Many folks like to always have their animal companion by their side. And more and more owners are taking their tiny dogs with them to the grocery store, mall, coffee shop, etc.
Your dog needs to get used to traveling in a carrier in order for this to happen.
Exposure, treats, and brief trips are the best ways to train a dog to travel in a carrier. Among the safest methods for traveling with small dogs and pups is in a travel carrier.
But what should you do if your dog dislikes the carrier or is afraid of it?
It will be less traumatic for your pet when you have to relocate him in it if he is more accustomed to and at ease with his carrier and feels safer there. To learn how to train your dog to remain in his carrier, keep reading.
Table of Contents:
Part 1: Introducing Dogs To Carriers
Get your dog a carrier that fits. From the ground up to the top of the dog’s shoulders, measure it.
This measurement, which corresponds to your dog’s height, is crucial to take into account while purchasing a carrier.
Additionally, you want to confirm that your dog can turn around in the carrier. From the base of the tail to the end of the nose, measure your dog.
Give your dog access to the carrier. You must first expose your dog to the carrier before expecting them to ride in it.
This must be accomplished a few days before any significant travel.
Put your carrier in a prominent location in your house, ideally where the dog likes to hang out. You might position the carrier next to the dog’s bed or toys, for instance.
Using an animated voice when you exit the carrier is another option. In this manner, the dog will associate the new object favorably.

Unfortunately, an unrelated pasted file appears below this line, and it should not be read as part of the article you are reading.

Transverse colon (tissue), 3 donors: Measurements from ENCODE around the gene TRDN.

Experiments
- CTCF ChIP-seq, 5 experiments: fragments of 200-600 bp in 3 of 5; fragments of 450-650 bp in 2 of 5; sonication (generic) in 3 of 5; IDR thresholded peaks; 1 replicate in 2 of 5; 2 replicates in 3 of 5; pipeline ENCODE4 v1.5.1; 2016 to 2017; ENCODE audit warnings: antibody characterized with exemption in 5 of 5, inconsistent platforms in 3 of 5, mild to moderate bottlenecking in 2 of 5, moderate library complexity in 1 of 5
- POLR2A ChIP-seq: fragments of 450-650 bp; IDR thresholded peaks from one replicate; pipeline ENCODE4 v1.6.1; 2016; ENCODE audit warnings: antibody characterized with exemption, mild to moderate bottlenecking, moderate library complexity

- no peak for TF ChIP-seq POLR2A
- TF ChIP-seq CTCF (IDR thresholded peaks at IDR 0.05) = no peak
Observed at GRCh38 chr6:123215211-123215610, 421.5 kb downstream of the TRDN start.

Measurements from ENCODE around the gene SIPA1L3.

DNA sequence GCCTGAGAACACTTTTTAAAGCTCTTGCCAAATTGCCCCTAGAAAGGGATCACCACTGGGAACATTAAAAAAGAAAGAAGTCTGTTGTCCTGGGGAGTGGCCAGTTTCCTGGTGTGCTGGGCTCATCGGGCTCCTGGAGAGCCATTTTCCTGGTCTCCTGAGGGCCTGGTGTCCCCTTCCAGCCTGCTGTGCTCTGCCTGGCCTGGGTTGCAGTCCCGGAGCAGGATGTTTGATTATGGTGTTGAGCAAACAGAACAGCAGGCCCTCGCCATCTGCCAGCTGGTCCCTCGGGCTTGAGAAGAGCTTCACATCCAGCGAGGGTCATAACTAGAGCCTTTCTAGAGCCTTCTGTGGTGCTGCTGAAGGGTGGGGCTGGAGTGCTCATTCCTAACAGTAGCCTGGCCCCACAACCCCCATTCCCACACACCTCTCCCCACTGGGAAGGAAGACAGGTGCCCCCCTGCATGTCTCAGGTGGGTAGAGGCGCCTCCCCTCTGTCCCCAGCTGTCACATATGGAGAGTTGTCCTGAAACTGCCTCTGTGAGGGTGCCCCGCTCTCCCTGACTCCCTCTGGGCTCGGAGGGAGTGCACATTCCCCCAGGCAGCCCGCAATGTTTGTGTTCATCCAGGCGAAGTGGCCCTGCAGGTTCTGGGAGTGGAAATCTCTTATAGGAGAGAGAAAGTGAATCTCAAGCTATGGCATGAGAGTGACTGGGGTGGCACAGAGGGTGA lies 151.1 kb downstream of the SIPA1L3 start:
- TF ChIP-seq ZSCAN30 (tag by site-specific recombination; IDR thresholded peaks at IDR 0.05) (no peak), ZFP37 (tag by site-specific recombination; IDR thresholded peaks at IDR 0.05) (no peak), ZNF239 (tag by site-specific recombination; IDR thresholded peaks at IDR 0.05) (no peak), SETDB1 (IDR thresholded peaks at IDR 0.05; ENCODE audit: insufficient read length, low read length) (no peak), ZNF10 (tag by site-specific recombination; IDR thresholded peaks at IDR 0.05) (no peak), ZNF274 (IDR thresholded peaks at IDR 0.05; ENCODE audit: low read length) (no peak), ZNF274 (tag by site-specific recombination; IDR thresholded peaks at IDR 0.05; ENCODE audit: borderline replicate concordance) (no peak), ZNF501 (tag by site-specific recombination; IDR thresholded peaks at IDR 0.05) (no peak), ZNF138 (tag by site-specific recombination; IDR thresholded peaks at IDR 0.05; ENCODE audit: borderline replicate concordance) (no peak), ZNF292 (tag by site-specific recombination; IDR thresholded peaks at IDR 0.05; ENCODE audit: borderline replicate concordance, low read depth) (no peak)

Your dog can play close to the carrier. Your dog will feel more at ease around the carrier if you do this.
It will also start to understand that the carrier isn’t really dangerous. You may, for instance, play tug of war or fetch next to the carrier.
Your dog will feel more at ease in the carrier the more positive experiences it has had with it (see also ‘Your Dog Hates Their Crate – What To Do‘).
To entice your dog into the carrier, use treats. Give your dog a chance to investigate its carrier on his own terms. Put some snacks inside the carrier, for instance, and open or unscrew the door.
Allow the dog to approach and investigate the carrier at its own speed.
Never push your dog into his carrier or force him in. Place your dog inside the carrier for brief intervals.
Put your dog in the carrier for between five and ten minutes each time to get him accustomed to it.
You should first keep the dog by your side for comfort. Speak to the dog so it doesn’t feel lonely when you put its carrier at your feet.
Increase the amount of time the dog spends inside the carrier by 15-20 minute increments as it gets easier.
Increase the time each time until the dog can spend an hour comfortably in the carrier. You may try to leave the room briefly when your dog is feeling more at ease.
Part 2: Preparing Your Dog For A Carrier Ride
Create a command phrase. By employing a command word, you can teach your dog to use the carrier without receiving treats.
Say something like “go in your carrier” or “into your carrier,” for instance. When you train your dog, always use the same command.
Your dog can become frustrated and perplexed if you alternate between orders.
Your dog should be taught to use the carrier when asked. Say “go in your carrier” while holding a treat for him. After that, put the treat inside the carrier.